silver grey hair. Grant had already indicated in the exchange of letters the major terms of the surrender and Lee must have thought them generous given his hopeless circumstances. He knew well that Grant had made his early reputation and indeed earned his advancement by being a tough general. He was popularly known as U.S. “Unconditional Surrender” Grant. But it was a different Grant that met Lee in Appomattox. He was tired of war and suffered from terrible migraine headaches. He wanted to end it quickly without further unnecessary bloodshed. He was very mindful that the Confederates were about to become their brothers again and neither he nor Lincoln wanted them to be humiliated. Grant had ridden hard to get to the meeting and arrived in a mud bespattered working uniform that was little different from that of an ordinary soldier, save for the three stars of rank on his shoulder straps. The comparison between the two men could not have been greater: Grant at 43, sixteen years younger than Lee and at 5’ 8” a good four inches shorter. His hair and full beard were dark brown without a trace of grey. He wore no sword or spurs and his boots were old and dirty. Lee represented Virginia aristocracy, the son of a plantation owner, former general and Governor of Virginia. Grant was the son of a leather tanner in Ohio. Grant wrote that while he rode to the meeting feeling jubilant the moment he saw Lee he felt sad and depressed. This perhaps had to do with his great respect for Lee but also the feelings of any commander who thinks that “there but for the grace of God am I.” They exchanged pleasantries about old army days for some twenty minutes. Grant seemed reluctant to bring up the reason they were meeting so it was up to Lee to remind him and ask for Grant’s terms of surrender. Grant replied that they were the same as he had originally written and Lee asked if they could be written out in full. On such a momentous subject one might think of aides, lawyers and political advisors being consulted and documents being drawn up, and redrawn, but that was not Grant’s way. He called for an order book and sat down with pen in hand and wrote it out by himself. No consultations, just what was in his mind. In his memoirs he admits that, “When I first put my pen to paper I did not know the first word that I should make use of in writing the terms.” As he wrote on “the thought occurred to me that the officers had their own private horses and effects . . . and it would be an un-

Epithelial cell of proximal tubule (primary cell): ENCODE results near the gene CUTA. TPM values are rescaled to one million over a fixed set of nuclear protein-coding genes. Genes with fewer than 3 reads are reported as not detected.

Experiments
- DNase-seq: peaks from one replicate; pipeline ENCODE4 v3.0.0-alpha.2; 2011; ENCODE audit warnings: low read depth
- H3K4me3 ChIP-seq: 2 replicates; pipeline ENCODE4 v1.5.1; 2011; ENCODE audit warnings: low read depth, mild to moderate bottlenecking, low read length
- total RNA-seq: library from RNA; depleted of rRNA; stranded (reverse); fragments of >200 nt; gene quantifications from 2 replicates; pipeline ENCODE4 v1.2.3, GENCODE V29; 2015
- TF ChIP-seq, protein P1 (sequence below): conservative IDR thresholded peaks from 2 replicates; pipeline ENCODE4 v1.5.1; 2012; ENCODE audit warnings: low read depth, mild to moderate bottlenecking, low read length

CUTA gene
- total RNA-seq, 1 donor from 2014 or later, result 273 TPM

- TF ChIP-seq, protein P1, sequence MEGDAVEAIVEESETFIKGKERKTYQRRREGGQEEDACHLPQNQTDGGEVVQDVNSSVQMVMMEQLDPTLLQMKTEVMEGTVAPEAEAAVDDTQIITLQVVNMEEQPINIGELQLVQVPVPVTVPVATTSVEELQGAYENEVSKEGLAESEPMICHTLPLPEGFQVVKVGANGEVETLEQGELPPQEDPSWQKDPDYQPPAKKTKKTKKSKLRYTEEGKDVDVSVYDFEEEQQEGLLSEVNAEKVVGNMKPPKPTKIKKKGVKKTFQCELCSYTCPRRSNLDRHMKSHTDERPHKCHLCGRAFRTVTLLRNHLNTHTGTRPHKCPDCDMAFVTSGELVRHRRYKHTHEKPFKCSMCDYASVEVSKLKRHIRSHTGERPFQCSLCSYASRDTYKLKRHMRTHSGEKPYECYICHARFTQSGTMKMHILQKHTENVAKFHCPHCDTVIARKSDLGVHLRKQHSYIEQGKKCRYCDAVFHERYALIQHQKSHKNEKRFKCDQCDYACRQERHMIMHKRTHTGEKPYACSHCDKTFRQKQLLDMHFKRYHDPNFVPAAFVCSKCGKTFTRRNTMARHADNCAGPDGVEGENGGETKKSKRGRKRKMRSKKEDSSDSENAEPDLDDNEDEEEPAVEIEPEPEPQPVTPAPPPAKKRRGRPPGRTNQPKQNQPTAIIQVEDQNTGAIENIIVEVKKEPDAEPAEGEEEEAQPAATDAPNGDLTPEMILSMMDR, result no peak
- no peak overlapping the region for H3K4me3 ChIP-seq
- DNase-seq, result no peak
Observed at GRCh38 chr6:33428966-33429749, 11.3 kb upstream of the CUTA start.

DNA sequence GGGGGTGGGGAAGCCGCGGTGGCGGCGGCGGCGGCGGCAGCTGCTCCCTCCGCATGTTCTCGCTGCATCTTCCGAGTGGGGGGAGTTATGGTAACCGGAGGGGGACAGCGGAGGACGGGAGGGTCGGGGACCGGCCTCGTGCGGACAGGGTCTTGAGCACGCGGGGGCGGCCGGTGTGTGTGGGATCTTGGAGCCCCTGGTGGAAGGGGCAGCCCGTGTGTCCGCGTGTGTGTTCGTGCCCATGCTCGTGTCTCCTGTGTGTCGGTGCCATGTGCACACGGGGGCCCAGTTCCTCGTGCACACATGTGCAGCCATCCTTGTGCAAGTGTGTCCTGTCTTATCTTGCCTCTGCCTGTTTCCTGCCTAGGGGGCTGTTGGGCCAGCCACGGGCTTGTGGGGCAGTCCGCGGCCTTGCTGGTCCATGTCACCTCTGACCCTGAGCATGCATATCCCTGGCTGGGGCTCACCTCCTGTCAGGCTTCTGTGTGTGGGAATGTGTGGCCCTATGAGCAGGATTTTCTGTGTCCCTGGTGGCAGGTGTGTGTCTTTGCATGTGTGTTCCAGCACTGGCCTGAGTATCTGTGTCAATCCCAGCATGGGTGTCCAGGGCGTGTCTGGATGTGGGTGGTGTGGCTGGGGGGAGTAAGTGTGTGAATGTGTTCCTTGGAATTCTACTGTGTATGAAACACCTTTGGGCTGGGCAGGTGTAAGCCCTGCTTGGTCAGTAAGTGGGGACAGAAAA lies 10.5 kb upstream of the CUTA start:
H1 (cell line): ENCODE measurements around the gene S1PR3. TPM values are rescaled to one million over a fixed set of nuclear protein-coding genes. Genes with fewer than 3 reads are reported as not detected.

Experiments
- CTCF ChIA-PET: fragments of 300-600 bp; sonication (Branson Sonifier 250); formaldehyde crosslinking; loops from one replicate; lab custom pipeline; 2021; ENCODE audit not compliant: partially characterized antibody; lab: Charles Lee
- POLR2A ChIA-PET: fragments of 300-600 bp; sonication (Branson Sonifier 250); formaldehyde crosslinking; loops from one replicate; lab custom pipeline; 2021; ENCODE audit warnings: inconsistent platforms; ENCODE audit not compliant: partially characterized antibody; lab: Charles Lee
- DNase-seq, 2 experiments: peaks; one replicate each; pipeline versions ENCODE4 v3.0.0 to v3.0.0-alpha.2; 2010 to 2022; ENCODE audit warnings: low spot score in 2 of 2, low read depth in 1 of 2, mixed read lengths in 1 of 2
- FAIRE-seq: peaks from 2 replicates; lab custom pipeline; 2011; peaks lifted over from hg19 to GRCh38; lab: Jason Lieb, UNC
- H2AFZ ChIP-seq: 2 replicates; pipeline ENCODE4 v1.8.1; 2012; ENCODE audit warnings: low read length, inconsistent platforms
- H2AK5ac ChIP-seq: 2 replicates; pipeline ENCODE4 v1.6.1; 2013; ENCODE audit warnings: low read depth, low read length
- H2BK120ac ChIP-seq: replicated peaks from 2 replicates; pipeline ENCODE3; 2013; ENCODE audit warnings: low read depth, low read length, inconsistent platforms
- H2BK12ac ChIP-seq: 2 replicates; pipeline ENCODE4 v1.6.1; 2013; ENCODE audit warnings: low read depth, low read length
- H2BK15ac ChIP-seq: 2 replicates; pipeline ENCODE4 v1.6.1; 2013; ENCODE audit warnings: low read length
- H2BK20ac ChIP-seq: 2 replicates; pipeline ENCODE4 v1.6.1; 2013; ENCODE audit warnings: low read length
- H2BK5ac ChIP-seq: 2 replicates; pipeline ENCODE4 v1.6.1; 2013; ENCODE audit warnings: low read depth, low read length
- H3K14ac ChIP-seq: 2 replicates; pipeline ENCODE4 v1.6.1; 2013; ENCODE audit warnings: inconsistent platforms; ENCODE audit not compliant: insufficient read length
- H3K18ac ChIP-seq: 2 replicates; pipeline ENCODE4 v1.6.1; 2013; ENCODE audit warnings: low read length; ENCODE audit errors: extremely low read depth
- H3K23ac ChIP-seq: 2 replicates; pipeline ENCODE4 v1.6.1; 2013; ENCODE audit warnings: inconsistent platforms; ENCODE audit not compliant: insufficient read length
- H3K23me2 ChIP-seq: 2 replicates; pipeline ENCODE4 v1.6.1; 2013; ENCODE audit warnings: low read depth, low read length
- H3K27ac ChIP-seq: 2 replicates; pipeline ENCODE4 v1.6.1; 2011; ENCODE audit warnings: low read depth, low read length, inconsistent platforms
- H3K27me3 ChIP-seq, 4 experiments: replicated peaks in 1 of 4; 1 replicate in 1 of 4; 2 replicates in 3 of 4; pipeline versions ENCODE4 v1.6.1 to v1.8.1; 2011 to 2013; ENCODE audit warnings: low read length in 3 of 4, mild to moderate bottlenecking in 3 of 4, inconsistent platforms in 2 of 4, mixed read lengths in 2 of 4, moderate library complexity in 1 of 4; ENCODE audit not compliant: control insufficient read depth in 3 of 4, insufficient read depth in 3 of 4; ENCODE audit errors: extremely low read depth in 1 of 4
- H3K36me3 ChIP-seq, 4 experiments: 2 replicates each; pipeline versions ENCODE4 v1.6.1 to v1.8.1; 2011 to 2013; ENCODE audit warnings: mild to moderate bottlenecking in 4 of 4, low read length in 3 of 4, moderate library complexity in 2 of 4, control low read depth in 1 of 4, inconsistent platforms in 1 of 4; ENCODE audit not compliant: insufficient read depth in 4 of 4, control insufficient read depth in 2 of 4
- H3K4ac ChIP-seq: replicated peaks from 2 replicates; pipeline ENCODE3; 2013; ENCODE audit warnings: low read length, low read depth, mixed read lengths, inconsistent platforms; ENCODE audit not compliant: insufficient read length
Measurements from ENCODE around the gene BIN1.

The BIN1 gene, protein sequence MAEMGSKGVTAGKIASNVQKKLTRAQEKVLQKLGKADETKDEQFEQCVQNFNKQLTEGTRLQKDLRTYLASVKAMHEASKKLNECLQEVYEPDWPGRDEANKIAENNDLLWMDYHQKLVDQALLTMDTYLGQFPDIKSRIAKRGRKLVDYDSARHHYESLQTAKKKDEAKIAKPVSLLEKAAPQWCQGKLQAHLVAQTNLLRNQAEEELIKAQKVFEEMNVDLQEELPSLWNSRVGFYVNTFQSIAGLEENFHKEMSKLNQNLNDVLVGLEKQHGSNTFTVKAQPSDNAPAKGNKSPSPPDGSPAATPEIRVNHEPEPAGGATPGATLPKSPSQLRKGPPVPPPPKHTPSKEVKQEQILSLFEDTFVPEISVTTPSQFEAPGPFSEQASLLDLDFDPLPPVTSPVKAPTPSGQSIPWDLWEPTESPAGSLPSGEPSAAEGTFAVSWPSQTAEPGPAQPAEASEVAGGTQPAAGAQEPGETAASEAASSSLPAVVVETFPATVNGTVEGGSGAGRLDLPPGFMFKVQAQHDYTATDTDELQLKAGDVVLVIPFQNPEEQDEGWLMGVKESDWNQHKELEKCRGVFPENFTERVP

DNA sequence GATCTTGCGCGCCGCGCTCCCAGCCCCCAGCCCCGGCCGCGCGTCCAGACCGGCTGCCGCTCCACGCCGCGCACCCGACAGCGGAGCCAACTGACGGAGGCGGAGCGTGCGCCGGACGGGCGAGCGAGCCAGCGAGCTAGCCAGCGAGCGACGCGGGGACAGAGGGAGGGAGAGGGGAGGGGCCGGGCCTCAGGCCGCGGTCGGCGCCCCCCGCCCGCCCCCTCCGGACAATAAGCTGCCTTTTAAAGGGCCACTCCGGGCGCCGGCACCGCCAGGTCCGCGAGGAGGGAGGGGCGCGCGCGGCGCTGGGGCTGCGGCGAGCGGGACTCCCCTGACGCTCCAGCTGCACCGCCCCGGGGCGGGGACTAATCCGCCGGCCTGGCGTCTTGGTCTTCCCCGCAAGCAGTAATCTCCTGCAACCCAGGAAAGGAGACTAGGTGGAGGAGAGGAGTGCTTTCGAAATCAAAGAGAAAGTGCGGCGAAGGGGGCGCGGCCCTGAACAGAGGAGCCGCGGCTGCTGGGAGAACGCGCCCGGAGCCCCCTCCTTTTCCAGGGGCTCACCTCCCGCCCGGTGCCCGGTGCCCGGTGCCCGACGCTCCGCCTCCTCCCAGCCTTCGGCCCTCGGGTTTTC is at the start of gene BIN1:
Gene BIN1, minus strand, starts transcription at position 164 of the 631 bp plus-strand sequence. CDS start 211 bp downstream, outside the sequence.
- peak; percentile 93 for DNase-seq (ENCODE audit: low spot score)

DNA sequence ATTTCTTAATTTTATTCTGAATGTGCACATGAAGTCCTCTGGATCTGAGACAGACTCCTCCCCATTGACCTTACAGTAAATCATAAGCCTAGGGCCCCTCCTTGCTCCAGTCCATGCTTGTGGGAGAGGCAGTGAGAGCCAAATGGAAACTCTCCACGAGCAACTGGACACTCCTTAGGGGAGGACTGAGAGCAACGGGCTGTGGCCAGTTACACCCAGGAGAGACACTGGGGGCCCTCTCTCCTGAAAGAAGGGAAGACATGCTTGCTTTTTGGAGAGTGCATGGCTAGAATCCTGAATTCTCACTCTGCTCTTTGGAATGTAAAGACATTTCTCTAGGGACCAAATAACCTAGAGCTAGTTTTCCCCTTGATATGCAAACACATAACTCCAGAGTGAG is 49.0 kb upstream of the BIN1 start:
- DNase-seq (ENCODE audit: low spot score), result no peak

necessary humiliation to call upon them to deliver their side arms.” He wrote nonstop and when he finished handed Lee a copy. There is little doubt that Lee must have been grateful for the generosity of the terms but he mentioned to Grant that in “their” army, cavalrymen and artillerists also owned their own horses and he asked if they may also keep them. Grant responded that in the terms as written only officers may keep them but that on further consideration he agreed that the men would need their horses to get crops in before winter and so he would instruct his parole officers to allow soldiers owning horses and mules to keep them. On hearing this. Lee immediately wrote acceptance of the terms. It was over. Grant, ever the clear thinker, forgot nothing and in his last lines wrote that on being paroled men “will be allowed to return to their homes, not to be disturbed by United States authority so long as they observe their paroles and the laws in force where they reside.” Grant did not trust politicians and this stipulation meant that the government could not bring any post war punitive proceedings against any paroled Confederate soldier for actions during the war. All this was done without instruction or advice from Secretary of War Stanton or President Lincoln. Again it is emphasized that this was not the surrender of the Confederate States but only the surrender of the CSA Army of Northern Virginia. Once word of the surrender got out, there was general jubilation and firing of guns but Grant quickly ordered it stopped saying, “The rebels are our countrymen again and we do not want to exult over their downfall.” Honor was upheld without malice and Lee never forgot Grant’s graciousness. Throughout the remainder of his life, he never allowed an ill word to be spoken of Grant in his presence.